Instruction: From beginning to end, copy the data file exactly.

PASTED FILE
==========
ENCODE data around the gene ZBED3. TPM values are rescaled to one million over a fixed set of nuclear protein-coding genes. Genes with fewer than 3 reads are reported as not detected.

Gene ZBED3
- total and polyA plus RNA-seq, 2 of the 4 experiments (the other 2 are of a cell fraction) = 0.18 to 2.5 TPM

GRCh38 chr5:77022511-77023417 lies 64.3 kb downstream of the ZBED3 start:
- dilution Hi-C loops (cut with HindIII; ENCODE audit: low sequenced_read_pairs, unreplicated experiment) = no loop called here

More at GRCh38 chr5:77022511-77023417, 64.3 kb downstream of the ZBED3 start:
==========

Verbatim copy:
ENCODE data around the gene ZBED3. TPM values are rescaled to one million over a fixed set of nuclear protein-coding genes. Genes with fewer than 3 reads are reported as not detected.

Gene ZBED3
- total and polyA plus RNA-seq, 2 of the 4 experiments (the other 2 are of a cell fraction) = 0.18 to 2.5 TPM

GRCh38 chr5:77022511-77023417 lies 64.3 kb downstream of the ZBED3 start:
- dilution Hi-C loops (cut with HindIII; ENCODE audit: low sequenced_read_pairs, unreplicated experiment) = no loop called here

More at GRCh38 chr5:77022511-77023417, 64.3 kb downstream of the ZBED3 start: